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The U.S. dollar fell in the wake of a new round of monetary easing by the Federal Reserve, but Canadian exporters and investors shouldn't count on that trend continuing. In the medium term, a strong rally in the greenback is far more probable than most people believe.

The law of supply and demand dictates that the more of something there is – in this case, U.S. dollars – the less valuable that something will be, everything else being equal. So an immediate 1.5-per-cent dip in the trade-weighted U.S. dollar index was an understandable reaction to news that the Federal Reserve will now be purchasing up to $45-billion (U.S.) a month in U.S. Treasury bonds. The purchases will add $45-billion a month to the amount of money in circulation, and dilute the value of existing greenbacks – in theory, anyway.

In practice, however, the future course of the U.S. dollar will depend on the success or failure of the Fed strategy. Success in the form of lower unemployment and a stronger economy would increase the attractiveness of U.S. assets and boost the flow of foreign investment into the U.S., particularly from Europe, where economic prospects remain dim. This inflow would provide support for the greenback, as euros would be sold to buy dollars.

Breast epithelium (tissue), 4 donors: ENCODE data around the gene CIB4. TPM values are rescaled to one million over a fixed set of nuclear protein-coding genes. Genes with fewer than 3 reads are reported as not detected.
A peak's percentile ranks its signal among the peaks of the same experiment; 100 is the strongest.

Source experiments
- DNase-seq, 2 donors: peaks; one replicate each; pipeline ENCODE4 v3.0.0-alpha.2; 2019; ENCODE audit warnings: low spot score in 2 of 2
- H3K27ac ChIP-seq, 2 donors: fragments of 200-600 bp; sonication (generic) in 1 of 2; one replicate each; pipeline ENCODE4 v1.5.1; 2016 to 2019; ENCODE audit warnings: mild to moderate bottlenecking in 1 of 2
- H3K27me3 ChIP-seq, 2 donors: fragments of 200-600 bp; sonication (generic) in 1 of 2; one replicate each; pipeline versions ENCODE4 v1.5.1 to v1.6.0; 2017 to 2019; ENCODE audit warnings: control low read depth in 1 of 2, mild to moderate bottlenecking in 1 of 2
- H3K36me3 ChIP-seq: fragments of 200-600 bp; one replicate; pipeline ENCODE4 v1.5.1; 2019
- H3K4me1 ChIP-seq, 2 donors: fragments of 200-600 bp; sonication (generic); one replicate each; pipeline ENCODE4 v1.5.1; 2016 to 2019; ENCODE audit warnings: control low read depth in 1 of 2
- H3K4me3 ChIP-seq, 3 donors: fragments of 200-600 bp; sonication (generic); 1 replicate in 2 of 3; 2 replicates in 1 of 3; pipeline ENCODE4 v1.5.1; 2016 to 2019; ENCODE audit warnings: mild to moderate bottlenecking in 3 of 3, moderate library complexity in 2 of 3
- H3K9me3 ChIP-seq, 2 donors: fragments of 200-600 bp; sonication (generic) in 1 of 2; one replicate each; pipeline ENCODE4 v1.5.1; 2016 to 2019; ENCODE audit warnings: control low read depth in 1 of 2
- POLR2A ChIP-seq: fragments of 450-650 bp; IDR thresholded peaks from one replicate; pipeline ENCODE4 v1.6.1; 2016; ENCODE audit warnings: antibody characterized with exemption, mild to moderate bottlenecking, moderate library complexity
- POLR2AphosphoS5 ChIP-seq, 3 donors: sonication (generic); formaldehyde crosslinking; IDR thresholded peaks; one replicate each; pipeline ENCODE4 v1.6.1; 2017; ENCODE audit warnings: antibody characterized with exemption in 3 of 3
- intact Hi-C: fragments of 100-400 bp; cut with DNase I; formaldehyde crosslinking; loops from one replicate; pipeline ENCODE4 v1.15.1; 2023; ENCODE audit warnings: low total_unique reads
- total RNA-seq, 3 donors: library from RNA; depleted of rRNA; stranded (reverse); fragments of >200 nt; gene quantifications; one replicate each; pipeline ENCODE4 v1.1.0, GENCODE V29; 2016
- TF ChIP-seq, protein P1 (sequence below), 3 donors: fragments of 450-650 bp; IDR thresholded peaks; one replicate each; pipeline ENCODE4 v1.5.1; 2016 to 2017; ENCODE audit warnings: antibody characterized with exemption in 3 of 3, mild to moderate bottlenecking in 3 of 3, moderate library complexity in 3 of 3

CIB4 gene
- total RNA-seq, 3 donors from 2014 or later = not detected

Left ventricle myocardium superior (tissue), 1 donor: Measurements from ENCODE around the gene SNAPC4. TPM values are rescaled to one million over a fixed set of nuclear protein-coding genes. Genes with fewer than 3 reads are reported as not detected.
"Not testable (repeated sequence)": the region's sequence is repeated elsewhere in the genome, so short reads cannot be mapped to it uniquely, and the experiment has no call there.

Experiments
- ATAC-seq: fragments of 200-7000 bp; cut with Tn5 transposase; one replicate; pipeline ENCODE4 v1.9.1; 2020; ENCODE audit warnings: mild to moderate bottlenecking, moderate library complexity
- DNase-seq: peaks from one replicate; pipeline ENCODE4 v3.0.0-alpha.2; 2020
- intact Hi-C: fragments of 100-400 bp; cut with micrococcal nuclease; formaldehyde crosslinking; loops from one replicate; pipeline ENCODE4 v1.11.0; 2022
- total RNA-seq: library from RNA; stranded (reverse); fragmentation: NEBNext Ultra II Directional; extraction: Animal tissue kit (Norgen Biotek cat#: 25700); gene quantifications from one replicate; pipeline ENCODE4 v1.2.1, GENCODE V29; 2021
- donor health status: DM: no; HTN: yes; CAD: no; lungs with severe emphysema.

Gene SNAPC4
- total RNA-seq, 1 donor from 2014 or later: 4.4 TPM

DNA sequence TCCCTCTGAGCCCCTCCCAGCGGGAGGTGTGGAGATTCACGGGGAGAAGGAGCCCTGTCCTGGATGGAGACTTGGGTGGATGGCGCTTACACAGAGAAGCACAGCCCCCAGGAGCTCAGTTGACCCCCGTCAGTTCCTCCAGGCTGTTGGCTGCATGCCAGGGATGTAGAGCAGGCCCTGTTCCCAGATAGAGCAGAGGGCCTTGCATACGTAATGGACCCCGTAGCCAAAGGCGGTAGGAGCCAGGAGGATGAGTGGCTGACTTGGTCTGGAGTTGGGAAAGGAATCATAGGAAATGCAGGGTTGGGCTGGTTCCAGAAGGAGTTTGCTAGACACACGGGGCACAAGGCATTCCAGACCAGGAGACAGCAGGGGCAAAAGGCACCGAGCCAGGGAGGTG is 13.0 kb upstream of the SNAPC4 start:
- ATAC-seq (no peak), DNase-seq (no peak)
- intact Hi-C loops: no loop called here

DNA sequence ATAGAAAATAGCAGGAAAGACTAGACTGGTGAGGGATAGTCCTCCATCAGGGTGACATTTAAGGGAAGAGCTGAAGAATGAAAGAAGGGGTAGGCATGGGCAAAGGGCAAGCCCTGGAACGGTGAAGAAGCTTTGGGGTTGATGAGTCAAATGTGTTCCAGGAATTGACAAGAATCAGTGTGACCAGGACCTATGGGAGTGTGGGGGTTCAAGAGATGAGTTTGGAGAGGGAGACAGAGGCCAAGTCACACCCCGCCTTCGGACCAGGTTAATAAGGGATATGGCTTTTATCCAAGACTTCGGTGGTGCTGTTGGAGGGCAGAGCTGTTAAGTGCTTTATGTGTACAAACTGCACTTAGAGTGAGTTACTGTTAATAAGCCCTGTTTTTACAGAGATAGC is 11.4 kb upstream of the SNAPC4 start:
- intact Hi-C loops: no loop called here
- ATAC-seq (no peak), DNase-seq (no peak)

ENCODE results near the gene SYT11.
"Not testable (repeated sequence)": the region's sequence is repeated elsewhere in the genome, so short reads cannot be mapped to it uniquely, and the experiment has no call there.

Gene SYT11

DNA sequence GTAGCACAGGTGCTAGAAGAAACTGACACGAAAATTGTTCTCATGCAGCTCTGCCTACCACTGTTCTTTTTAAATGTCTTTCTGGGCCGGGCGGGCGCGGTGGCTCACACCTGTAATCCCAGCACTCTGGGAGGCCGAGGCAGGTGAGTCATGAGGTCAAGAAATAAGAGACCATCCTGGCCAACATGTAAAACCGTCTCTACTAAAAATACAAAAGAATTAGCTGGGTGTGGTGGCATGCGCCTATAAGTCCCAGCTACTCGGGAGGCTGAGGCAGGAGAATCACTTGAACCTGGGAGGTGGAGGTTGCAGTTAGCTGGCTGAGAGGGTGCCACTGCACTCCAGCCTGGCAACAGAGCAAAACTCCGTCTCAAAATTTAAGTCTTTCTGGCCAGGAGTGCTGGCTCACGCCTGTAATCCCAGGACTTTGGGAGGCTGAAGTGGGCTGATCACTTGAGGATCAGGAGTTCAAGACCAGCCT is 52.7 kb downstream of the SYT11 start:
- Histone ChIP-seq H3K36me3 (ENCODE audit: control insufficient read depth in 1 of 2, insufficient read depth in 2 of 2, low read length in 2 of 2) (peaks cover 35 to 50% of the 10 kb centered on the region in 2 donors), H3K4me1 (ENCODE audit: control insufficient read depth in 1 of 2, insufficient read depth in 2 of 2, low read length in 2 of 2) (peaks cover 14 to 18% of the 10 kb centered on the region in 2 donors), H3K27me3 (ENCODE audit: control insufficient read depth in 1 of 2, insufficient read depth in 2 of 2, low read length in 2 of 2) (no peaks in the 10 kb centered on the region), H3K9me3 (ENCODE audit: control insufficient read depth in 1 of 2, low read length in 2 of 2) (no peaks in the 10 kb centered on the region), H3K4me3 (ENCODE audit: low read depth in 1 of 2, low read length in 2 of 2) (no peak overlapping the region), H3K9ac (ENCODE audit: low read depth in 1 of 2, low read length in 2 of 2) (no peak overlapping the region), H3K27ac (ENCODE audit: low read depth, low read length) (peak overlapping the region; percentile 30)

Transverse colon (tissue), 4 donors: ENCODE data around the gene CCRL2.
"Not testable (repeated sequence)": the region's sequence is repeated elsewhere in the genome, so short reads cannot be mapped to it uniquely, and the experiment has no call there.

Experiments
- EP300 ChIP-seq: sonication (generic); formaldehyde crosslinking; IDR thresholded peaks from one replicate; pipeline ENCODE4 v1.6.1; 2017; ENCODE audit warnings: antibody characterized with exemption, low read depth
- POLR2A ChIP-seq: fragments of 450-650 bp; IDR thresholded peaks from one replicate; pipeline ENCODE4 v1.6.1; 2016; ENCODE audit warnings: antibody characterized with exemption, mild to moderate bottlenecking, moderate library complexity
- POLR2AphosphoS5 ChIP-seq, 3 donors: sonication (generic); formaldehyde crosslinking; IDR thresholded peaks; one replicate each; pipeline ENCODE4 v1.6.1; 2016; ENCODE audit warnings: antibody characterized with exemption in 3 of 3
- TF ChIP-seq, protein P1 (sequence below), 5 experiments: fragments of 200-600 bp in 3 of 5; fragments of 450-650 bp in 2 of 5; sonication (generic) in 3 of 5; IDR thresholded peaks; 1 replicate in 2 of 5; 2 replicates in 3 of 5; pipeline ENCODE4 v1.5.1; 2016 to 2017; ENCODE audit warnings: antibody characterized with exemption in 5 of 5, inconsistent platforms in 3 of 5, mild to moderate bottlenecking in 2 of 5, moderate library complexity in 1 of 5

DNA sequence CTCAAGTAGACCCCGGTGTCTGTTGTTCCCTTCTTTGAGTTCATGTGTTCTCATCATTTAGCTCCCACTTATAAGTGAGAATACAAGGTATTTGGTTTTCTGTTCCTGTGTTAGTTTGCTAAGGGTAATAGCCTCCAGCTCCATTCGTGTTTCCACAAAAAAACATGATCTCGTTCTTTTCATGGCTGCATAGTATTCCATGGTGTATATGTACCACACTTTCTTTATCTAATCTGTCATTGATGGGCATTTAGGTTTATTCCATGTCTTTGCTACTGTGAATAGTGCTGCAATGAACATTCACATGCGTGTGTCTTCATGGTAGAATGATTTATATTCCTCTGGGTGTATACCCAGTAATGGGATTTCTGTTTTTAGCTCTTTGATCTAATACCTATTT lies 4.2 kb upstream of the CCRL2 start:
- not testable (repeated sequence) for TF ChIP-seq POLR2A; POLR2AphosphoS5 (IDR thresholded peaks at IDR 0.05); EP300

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In contrast, failure to reach agreement on the "fiscal cliff" – an issue over which the Fed has no control – could have the opposite effect on the dollar. Most economists believe that tumbling off the cliff would send the U.S. economy into recession despite the Fed's easy money policies. Recession would depress corporate profits and discourage foreign investment in U.S. equities, thereby dragging down the value of the greenback.

Canada's own currency will be buffeted by many of the same cross currents. Ottawa's financial position is far stronger than Washington's, which suggests our government bonds will continue to attract foreign buyers – a positive for the loonie. More evidence of economic recovery in Asia would provide further fuel for the Canadian currency, because it would probably mean increased foreign investment in domestic resource stocks. But if the U.S. economy strengthens significantly while China's economic outlook remains in doubt, the greenback is likely to climb against the Canadian dollar.

The Fed's gamble is that monetary easing will have enough of a positive economic effect to offset the dilutive effects of printing money. For now, the only sure bet is that investors should steer clear of those who claim they can predict with certainty which way the dollar will jump next.

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